2019 NEW YEAR CELEB: Singapore ushers in 2019 with spectacular fireworks show at Marina Bay

1 of 3- New Year’s fireworks as seen from Marina Bay Sands Skypark.ST PHOTO: ARIFFIN JAMAR
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2 of 3- The show at the float culminated in an hour-long fireworks musical involving pyrotechnics, lights, and performance acts by Taiko drummers, dancers and fire performers.ST PHOTO: ARIFFIN JAMAR
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3 of 3- The crowd jostle for good photo angles during the New Year’s Eve fireworks display at the Jubilee Bridge.ST PHOTO: CHONG JUN LIANG

SINGAPORE – As the clock struck midnight, Singapore ushered in the new year with a spectacular seven-minute fireworks display at Marina Bay on Tuesday (Jan 1).

Revellers thronged the bay area despite the drizzle and cloudy skies to catch the festivities such as a striking fireworks musical at The Float @ Marina Bay, rides and games at the Prudential carnival, and live performances at the Esplanade Outdoor Theatre.

The show at the float culminated in an hour-long fireworks musical involving pyrotechnics, lights, and performance acts by Taiko drummers, dancers and fire performers.

It was the international debut of the Star Island production by Japan’s top entertainment group Avex.

Over at The Promontory, visitors were treated to live performances by local artistes such as Taufik Batisah, Gentle Bones, and Joanna Dong.

By 7pm, many had lined the area outside the Esplanade and on the Esplanade Bridge to secure a spot to catch the fireworks.

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Singapore Polytechnic student Lee Kian Tat, 18, had brought an umbrella and a towel after he was caught in the rain at the Gardens By The Bay area in 2017.

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“I’m not deterred by the rain and will stay throughout for the shot I want,” said Mr Lee, who studies visual effects and motion graphics.

Ms Nur Isha Tomeng, 30, was at the Marina Bay countdown for the first time with her future sister-in-law, Ms Khairiyah Rahman, 24, at 6pm.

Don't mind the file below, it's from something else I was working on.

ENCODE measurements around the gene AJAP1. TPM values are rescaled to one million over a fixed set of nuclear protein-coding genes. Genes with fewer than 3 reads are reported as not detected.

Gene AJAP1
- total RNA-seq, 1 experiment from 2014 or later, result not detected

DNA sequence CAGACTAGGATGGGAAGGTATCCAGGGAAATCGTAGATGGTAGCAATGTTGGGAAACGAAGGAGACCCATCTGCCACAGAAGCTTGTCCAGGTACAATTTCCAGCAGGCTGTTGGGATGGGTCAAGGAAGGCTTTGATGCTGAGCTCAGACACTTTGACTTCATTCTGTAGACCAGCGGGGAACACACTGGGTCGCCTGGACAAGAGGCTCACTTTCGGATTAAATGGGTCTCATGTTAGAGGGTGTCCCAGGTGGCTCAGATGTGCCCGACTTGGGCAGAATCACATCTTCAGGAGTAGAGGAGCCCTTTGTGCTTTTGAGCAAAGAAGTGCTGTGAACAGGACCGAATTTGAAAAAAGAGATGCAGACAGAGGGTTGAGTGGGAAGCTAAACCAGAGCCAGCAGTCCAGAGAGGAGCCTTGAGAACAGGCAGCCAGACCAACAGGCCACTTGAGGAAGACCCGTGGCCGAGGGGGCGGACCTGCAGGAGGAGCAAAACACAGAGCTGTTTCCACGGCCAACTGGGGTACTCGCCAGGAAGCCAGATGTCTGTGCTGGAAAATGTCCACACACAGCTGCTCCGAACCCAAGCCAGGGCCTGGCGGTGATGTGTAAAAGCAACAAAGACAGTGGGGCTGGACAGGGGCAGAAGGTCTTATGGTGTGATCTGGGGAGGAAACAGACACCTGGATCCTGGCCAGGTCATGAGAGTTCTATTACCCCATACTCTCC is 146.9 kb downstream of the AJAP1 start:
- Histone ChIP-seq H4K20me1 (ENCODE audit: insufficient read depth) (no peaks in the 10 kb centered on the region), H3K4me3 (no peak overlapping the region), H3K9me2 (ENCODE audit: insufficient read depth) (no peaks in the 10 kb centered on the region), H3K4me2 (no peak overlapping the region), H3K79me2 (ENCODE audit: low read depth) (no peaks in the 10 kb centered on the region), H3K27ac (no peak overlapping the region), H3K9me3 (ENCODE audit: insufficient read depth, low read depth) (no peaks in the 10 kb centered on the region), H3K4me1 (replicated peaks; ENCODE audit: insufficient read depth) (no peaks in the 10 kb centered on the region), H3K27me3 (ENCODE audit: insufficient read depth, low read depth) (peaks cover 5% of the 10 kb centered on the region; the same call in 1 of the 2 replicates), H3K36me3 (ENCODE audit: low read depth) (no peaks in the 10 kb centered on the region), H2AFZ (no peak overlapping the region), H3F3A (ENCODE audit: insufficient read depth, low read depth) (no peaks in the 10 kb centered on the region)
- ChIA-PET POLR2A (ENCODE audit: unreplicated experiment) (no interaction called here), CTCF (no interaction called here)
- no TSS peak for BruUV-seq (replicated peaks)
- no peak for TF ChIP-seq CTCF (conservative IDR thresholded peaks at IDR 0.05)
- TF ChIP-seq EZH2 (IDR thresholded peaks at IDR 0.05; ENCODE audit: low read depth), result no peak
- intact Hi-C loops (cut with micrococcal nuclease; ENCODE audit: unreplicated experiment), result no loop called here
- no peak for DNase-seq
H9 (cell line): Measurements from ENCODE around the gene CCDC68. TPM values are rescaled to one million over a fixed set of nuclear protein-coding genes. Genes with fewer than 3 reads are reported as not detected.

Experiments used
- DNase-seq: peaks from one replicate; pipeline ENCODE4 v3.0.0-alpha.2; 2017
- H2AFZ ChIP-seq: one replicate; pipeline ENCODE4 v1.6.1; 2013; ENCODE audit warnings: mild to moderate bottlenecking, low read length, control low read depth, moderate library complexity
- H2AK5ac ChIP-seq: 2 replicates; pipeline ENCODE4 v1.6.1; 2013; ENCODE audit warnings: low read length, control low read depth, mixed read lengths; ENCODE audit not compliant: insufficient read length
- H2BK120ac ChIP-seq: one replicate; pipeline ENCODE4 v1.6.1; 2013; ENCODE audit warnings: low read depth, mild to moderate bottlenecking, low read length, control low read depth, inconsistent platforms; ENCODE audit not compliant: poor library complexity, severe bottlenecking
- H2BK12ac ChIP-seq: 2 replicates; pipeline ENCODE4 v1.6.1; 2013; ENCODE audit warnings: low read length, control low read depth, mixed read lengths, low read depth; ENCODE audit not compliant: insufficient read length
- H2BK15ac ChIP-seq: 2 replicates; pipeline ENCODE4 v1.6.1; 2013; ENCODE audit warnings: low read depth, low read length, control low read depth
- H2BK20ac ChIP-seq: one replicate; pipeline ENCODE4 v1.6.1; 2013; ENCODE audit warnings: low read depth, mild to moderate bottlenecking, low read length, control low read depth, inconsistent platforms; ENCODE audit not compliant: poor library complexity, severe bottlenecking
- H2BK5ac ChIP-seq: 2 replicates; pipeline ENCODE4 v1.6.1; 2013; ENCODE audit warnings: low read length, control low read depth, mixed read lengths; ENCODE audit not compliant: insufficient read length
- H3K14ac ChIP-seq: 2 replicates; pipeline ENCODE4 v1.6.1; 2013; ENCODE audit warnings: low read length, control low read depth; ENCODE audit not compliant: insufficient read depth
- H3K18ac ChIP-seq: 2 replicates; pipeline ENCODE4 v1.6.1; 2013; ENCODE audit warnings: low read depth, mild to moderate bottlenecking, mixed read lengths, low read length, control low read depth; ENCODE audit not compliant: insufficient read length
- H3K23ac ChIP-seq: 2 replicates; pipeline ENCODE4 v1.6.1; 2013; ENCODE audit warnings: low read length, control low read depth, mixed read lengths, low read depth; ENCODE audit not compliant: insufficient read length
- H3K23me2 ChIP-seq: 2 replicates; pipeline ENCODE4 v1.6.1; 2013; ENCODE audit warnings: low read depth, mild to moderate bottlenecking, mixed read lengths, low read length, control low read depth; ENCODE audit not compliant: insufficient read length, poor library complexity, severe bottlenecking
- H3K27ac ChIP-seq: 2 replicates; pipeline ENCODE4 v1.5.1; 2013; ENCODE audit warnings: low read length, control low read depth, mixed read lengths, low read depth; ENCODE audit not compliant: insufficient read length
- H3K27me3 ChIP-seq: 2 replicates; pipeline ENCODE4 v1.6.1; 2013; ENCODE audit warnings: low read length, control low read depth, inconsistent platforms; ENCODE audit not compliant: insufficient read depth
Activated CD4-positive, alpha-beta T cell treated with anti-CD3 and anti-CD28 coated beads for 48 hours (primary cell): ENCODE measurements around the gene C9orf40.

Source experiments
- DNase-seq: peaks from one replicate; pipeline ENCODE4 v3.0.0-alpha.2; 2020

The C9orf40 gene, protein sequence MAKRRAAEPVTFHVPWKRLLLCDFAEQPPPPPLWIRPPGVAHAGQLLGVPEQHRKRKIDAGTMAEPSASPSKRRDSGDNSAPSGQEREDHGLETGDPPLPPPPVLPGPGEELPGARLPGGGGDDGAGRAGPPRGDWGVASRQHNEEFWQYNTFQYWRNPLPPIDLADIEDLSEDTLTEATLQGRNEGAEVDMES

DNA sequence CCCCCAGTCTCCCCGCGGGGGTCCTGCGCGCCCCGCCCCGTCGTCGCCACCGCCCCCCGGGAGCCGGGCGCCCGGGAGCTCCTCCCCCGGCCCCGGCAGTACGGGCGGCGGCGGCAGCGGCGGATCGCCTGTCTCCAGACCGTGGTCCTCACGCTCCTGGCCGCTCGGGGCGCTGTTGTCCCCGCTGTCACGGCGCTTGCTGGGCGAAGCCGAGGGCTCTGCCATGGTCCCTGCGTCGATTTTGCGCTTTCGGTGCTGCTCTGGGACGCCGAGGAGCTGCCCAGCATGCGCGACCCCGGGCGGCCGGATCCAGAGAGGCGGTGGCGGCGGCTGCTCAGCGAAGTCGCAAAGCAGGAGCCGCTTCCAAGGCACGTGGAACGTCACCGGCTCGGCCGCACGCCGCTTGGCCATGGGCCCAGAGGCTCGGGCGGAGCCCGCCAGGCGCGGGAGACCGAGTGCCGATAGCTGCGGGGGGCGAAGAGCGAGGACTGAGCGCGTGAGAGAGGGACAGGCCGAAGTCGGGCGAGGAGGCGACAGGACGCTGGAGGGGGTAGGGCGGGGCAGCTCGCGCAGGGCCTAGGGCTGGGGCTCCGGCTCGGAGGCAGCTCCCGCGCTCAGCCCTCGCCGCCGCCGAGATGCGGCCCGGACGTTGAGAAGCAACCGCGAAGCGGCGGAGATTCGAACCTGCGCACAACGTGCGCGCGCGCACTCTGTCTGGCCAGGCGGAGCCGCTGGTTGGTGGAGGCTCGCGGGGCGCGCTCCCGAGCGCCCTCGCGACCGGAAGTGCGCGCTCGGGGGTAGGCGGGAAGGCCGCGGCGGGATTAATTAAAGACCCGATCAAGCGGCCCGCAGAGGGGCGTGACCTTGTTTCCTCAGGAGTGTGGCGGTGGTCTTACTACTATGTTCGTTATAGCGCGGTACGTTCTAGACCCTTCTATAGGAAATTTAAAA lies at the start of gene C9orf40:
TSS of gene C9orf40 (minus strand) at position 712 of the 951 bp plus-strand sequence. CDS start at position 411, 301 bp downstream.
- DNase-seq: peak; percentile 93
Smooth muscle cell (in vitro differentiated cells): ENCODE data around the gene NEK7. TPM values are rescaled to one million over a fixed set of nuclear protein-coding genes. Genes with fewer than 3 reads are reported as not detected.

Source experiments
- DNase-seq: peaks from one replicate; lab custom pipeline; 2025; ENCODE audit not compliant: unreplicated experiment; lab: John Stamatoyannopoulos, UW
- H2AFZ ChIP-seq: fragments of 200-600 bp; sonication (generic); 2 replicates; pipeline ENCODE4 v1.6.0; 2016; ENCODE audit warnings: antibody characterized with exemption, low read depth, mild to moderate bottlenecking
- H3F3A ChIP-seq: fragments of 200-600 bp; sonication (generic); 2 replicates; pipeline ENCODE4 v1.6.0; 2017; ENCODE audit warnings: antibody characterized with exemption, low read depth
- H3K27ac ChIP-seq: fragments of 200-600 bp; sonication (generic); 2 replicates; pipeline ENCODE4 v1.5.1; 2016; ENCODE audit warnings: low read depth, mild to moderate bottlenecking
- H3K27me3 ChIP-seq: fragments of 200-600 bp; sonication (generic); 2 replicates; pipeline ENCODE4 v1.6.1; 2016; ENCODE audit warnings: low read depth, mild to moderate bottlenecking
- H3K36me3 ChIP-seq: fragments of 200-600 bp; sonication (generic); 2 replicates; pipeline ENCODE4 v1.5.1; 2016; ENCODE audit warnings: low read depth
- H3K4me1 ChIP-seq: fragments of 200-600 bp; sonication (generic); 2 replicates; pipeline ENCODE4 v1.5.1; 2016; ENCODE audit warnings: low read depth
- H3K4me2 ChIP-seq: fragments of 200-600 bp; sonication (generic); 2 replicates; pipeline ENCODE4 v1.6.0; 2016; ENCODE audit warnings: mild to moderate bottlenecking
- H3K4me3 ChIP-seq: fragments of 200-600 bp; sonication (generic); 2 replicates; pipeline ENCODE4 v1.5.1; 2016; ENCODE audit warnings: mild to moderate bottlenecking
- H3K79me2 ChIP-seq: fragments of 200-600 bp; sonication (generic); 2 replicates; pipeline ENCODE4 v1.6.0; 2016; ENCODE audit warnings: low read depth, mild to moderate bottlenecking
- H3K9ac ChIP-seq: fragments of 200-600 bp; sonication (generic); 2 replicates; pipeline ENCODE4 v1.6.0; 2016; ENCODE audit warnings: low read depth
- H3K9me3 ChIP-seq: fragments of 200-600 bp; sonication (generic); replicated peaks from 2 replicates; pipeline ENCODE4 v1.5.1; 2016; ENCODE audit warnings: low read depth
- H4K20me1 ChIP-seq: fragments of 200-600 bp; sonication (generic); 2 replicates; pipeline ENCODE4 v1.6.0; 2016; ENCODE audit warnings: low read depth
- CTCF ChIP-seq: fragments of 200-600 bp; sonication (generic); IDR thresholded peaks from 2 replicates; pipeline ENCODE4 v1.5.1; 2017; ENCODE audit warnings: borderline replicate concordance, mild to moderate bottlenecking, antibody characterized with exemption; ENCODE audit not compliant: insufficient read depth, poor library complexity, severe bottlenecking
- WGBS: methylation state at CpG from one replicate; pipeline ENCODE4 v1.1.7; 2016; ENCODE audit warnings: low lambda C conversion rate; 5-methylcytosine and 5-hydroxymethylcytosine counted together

Ms Nur Isha, a service crew in the food and beverage industry, said her wish for 2019 was to have her first child with her husband of seven years, as well as happiness for Ms Khairiyah, who will be getting married in November 2019.

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The countdown celebrations at Marina Bay was organised by the Urban Redevelopment Authority, in collaboration with various agencies and event partners.

The area came alive even before New Year’s Eve, with colourful light projections on landmarks such as the Merlion and the ArtScience Museum, as part of this year’s focus on the community.

For instance, the facade of The Fullerton Hotel was illuminated nightly since Dec 26 with artworks by beneficiaries of the Association for Persons with Special Needs (APSN) and the Metta Welfare Association (Metta).

A police drone in the sky was part of the beefed up police presence for the event, together with about 700 police officers deployed, including officers from the Special Operations Command and Emergency Response Teams.

The unmanned aerial vehicle featured blinkers, searchlights and an audio warning system. It provided a higher-plane view of the events for better crowd-control.

The Marina Bay celebrations was one of a number of countdown parties islandwide.

At Our Tampines Hub, some 100,000 people who attended the festivities were treated to a movie marathon, an 80m-long inflatable playground, and flame waves, laser and fireworks displays.

Another countdown event, at Heartbeat@Bedok, set a new Singapore record for “largest silent disco”, with some 1,000 residents dancing while wearing wireless headphones.

Back at Marina Bay, tourist Sanjay Rajore, 61, a retired nuclear scientist from India, was attending his first countdown in Singapore.

He was here with his 61-year-old wife, a housewife, and two engineer daughters aged 24 and 33.

Mr Rajore said: “I chose Singapore to spend the New Year countdown as it’s a beautiful place and a modern city. In the new year, I’m hoping to see more of Asia after my retirement in 2017.”

After the countdown, more than 200 volunteers went around the Marina Bay and Civic District areas to remind the public to pick up their own trash.

They were from the Lions Club of Singapore Mandarin and National Environment Agency’s litter-free ambassadors.

A Public Hygiene Council spokesman said: “The focus this year is more on engaging the public, and less on doing clean-up.

“The goal is to create a culture where everyone takes ownership of keeping public spaces clean. In so doing we create a better living environment for all.”

The council, which coordinates the anti-littering effort, has stopped giving out figures for the amount of trash collected since 2017.

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